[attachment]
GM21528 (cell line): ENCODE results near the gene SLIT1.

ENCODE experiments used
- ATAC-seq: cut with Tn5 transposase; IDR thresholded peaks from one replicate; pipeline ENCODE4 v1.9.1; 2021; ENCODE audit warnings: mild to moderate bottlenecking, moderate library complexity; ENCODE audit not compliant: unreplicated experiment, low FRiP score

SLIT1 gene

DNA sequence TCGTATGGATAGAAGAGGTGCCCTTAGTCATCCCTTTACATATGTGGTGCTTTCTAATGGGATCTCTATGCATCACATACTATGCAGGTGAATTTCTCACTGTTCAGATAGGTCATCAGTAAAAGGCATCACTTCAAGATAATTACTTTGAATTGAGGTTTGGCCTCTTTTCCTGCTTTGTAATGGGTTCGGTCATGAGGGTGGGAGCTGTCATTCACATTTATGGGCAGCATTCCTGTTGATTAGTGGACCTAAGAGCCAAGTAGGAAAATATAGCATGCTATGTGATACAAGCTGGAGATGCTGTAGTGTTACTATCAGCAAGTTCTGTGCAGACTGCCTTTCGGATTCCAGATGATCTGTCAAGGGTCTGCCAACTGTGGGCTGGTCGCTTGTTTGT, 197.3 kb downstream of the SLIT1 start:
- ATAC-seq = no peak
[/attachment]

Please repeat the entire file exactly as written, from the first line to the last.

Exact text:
GM21528 (cell line): ENCODE results near the gene SLIT1.

ENCODE experiments used
- ATAC-seq: cut with Tn5 transposase; IDR thresholded peaks from one replicate; pipeline ENCODE4 v1.9.1; 2021; ENCODE audit warnings: mild to moderate bottlenecking, moderate library complexity; ENCODE audit not compliant: unreplicated experiment, low FRiP score

SLIT1 gene

DNA sequence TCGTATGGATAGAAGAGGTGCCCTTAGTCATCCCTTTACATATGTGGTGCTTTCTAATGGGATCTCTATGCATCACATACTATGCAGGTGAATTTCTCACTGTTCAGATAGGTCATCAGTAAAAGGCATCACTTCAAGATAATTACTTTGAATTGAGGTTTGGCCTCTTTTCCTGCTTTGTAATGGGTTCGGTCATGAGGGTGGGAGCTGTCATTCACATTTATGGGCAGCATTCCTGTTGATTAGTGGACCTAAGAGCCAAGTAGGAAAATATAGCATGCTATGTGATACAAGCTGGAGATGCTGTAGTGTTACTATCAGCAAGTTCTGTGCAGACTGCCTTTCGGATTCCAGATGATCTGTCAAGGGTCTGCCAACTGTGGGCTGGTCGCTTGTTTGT, 197.3 kb downstream of the SLIT1 start:
- ATAC-seq = no peak